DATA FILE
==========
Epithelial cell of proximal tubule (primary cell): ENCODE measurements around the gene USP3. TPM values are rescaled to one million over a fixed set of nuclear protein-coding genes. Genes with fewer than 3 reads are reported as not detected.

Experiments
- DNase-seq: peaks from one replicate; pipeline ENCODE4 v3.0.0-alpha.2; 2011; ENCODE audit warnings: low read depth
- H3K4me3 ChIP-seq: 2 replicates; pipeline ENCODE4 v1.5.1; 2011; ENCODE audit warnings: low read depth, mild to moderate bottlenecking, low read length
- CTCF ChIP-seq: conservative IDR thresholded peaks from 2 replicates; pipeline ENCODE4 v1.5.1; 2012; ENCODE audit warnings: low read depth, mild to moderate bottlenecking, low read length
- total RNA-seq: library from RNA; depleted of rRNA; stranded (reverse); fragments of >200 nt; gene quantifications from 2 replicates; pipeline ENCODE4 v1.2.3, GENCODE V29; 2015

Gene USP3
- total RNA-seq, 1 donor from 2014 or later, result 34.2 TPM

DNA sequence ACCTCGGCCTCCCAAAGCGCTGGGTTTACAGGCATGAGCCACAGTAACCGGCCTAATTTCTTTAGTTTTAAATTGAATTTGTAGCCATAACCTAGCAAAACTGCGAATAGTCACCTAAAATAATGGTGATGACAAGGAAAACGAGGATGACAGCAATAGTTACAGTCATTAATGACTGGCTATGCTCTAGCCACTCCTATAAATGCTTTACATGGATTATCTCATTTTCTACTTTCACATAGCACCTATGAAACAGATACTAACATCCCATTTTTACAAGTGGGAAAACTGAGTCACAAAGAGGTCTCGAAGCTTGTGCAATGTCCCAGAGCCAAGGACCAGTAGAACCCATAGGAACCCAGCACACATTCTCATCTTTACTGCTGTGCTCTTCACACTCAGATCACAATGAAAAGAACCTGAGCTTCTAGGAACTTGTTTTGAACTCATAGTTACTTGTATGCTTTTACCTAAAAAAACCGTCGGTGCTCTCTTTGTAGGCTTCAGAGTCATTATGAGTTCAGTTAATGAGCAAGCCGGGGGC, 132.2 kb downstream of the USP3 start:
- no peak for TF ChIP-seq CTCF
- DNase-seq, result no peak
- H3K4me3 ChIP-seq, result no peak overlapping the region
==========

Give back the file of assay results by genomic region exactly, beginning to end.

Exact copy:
Epithelial cell of proximal tubule (primary cell): ENCODE measurements around the gene USP3. TPM values are rescaled to one million over a fixed set of nuclear protein-coding genes. Genes with fewer than 3 reads are reported as not detected.

Experiments
- DNase-seq: peaks from one replicate; pipeline ENCODE4 v3.0.0-alpha.2; 2011; ENCODE audit warnings: low read depth
- H3K4me3 ChIP-seq: 2 replicates; pipeline ENCODE4 v1.5.1; 2011; ENCODE audit warnings: low read depth, mild to moderate bottlenecking, low read length
- CTCF ChIP-seq: conservative IDR thresholded peaks from 2 replicates; pipeline ENCODE4 v1.5.1; 2012; ENCODE audit warnings: low read depth, mild to moderate bottlenecking, low read length
- total RNA-seq: library from RNA; depleted of rRNA; stranded (reverse); fragments of >200 nt; gene quantifications from 2 replicates; pipeline ENCODE4 v1.2.3, GENCODE V29; 2015

Gene USP3
- total RNA-seq, 1 donor from 2014 or later, result 34.2 TPM

DNA sequence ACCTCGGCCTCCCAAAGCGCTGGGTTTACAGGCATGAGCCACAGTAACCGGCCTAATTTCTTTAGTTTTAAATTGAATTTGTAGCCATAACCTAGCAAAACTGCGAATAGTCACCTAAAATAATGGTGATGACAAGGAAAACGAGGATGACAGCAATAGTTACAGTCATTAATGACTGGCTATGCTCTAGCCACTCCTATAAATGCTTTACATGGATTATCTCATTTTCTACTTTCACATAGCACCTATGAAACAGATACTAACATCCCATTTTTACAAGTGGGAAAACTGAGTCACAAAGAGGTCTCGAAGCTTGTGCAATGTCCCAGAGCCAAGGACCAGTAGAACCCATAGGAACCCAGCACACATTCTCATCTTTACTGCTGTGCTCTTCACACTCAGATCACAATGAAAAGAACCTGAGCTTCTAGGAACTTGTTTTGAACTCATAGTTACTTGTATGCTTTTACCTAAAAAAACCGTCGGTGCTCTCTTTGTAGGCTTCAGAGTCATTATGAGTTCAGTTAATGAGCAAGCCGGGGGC, 132.2 kb downstream of the USP3 start:
- no peak for TF ChIP-seq CTCF
- DNase-seq, result no peak
- H3K4me3 ChIP-seq, result no peak overlapping the region